As you may know from my Facebook and Twitter posts, I recently was in Ashland, Oregon, for the closing weekend of the season at the Oregon Shakespeare Festival. Crisp air, gorgeous autumn leaves, snow-capped mountains, lovely time with friends, and a glimpse of three of our own Leslie’s books prominently displayed in the Tudor Guild gift shop. And three wonderful plays, all of which I was seeing for the second (or in the case of Measure for Measure the fourth) time.

One thing I noticed is that all three plays dealt with theater in a variety of ways. Saturday I saw Ghost Light, a fabulous, wrenching world premiere developed by Jonathan Moscone and Tony Taccone, written by Taccone, and directed by Moscone, It’s a wonderfully theatrical play both in style (moving back and forth in time, combining elements of dream and reality) and in substance, as the central character struggles to come to terms with his father’s assassination while directing a production of Hamlet. The scenes of the production team discussing how to handle the Ghost of Hamlet’s father, and of Jon, the central character, working with his acting students and auditioning actors are spot-on and at moments hysterically funny.

Saturday I saw a matinee of Julius Caesar, a play, as the production notes pointed, filled with theatrical references, from the assassins meeting in the porch of Pompey’s theater to the political theater of Marc Antony’s funeral oration (not to mention the fact that Antony’s scene where he seemingly makes peace with the conspirators just after the assassination is a brilliant piece of acting). That evening I saw Measure for Measure, another play where the story is largely played out upon the public stage (particularly in the denouement) while a key plot element involves one woman playing the part of another in a secret tryst.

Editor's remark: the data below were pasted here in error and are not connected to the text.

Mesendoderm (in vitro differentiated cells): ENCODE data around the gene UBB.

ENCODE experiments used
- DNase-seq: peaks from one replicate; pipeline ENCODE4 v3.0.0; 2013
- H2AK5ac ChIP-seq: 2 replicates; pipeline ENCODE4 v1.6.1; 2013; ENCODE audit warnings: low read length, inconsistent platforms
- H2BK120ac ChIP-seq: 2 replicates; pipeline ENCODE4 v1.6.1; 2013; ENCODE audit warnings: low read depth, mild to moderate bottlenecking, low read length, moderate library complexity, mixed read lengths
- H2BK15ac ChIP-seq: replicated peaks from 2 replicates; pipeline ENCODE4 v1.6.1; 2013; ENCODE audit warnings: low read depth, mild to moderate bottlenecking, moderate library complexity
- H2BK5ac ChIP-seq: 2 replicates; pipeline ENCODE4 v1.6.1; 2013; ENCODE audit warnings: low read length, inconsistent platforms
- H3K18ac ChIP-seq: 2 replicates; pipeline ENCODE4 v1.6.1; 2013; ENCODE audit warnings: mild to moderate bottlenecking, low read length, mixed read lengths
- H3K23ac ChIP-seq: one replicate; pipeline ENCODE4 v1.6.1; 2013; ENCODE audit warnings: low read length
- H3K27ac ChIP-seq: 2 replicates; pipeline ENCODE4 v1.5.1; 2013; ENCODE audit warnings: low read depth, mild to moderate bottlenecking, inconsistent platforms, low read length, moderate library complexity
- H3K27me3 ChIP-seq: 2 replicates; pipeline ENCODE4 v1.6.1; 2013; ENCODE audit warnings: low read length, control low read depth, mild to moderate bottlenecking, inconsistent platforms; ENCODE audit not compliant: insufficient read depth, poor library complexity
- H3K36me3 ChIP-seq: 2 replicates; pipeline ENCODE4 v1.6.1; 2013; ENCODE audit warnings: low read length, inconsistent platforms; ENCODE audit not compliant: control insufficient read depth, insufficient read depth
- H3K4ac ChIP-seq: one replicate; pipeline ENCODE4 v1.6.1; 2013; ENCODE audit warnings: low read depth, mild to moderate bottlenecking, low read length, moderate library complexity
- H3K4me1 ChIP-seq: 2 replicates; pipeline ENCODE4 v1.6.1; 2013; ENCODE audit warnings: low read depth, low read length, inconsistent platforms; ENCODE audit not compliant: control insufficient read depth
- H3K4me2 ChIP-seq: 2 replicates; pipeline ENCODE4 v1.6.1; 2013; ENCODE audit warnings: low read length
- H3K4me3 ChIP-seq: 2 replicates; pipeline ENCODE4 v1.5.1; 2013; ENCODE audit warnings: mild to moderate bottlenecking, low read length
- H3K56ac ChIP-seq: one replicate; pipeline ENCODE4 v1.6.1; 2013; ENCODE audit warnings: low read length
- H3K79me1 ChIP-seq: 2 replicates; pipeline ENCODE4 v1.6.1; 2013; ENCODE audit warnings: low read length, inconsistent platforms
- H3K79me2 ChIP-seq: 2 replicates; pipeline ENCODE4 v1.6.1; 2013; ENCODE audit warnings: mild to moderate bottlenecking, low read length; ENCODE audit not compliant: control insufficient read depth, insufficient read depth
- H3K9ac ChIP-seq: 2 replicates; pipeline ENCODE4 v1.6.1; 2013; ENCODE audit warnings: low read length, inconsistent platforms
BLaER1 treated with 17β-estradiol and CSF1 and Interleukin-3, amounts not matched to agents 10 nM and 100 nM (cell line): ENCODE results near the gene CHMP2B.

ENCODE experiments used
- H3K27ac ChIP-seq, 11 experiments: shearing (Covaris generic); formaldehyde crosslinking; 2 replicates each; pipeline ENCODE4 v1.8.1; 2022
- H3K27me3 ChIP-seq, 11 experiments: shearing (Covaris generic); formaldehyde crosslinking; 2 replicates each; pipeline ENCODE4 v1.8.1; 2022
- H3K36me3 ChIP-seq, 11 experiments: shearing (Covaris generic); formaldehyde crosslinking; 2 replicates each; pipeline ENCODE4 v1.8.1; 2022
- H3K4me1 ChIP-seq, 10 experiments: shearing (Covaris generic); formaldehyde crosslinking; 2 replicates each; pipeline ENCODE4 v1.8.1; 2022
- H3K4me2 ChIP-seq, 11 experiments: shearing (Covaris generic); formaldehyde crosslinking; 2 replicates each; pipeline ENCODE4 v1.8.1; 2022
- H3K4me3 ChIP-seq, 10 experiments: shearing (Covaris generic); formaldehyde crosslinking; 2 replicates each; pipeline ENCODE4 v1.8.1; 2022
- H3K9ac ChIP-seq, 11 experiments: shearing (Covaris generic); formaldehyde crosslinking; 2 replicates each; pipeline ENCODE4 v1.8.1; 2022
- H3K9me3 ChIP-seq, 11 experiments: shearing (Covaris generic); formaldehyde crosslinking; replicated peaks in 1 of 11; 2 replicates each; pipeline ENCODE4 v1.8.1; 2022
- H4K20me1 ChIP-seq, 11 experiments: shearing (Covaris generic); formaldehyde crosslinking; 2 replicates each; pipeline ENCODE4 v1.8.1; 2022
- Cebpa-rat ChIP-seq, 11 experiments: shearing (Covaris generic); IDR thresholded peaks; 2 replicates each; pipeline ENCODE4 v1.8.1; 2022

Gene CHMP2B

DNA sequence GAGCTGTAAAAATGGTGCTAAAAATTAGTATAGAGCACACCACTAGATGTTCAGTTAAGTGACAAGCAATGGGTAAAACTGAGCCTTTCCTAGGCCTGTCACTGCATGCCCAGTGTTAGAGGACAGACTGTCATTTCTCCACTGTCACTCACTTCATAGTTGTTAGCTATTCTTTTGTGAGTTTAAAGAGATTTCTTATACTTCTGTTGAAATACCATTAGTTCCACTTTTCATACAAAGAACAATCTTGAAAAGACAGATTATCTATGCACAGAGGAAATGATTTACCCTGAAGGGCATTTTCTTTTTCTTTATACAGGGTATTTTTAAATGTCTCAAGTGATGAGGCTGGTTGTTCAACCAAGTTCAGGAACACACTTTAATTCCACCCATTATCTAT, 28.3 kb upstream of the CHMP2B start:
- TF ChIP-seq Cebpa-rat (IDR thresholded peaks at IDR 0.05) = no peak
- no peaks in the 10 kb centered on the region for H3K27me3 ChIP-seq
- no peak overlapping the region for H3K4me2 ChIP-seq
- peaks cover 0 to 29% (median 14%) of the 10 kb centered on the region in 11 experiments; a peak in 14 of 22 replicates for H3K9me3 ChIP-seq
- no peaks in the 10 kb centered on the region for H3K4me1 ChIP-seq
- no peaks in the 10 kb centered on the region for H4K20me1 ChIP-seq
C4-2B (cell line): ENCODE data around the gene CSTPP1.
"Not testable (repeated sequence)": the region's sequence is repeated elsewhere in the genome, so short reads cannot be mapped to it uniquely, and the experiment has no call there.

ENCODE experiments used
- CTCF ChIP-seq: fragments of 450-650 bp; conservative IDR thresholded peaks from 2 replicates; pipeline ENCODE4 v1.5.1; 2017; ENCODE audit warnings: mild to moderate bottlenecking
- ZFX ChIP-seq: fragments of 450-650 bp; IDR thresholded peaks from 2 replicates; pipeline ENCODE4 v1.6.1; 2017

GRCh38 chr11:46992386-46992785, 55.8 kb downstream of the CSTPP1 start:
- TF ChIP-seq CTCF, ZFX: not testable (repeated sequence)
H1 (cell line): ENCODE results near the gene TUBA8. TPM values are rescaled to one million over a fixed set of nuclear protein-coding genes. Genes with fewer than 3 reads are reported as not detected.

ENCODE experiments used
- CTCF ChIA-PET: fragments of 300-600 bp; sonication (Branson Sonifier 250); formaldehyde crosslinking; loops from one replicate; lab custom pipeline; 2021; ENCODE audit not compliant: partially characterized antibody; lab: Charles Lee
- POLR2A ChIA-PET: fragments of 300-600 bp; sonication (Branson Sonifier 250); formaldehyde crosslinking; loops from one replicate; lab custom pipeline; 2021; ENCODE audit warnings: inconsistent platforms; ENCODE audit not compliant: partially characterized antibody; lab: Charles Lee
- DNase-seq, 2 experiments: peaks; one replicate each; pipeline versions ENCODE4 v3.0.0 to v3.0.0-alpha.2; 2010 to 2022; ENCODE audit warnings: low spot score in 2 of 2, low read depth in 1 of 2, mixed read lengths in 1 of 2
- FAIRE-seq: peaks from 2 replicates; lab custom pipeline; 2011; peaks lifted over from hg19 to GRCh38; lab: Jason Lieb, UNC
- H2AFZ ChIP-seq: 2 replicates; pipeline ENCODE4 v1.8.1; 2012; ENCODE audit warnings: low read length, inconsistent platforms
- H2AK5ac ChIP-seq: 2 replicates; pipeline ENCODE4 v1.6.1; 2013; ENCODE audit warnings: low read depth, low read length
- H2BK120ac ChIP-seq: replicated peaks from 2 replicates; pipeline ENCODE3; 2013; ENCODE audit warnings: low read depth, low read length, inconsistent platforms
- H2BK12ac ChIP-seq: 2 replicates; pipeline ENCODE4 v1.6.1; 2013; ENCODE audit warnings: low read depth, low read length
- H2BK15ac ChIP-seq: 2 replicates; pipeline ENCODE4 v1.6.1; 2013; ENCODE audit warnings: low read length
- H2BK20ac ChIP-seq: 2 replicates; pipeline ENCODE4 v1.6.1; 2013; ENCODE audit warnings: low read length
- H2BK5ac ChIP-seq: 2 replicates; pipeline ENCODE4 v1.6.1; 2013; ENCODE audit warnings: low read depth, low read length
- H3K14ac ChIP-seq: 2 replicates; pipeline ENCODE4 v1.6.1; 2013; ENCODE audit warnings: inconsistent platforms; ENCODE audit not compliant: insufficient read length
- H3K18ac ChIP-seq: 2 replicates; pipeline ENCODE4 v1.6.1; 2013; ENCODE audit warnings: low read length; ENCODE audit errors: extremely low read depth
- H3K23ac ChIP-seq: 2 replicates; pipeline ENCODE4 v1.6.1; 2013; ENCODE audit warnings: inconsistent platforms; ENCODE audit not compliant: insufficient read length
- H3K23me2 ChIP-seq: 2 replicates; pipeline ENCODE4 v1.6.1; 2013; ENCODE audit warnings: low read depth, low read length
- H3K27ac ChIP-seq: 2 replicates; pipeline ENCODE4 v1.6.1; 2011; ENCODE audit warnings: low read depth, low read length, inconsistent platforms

During breaks between plays I was working on a sequence in my current WIP, The Princess’s Secret, (I recently posted a teaser) which takes place backstage at the Comédie-Française. I love theatrical references in books and plays. Actual scenes backstage and onstage become metaphors for the roles we all play – with different people, in different aspects of our lives. For the fine line between illusion and reality, for the difficulty of discerning truth amid artifice and the way that theatrical artifice can sometimes ring with truth. Reading Isobel Carr’s great interview with Joanna Bourne on History Hoydens last week about her new book The Black Hawk which concerns Napoleonic spies, I was thinking that a large part of why I love writing about spies is that like actors they too play many parts, though on a rather more dangerous stage. The sequence I was working on set at the Comédie-Française gave me lots of opportunities to play with the parallel, as it involves the escape from Paris during the White Terror of an actress who is also an agent.

Do you have favorite books that deal with theater, whether on stage or backstage? Does theater become a metaphor for other elements in the story? Writers, do you like writing scenes set in the theater? Do you get inspiration from plays?

I’ve just posted a new Fraser Correspondence letter from Aline to Gisèle, commenting on Charles/Malcolm and Mel/Suzette’s reactions to their wedding anniversary and her own changing feelings in light of her betrothal.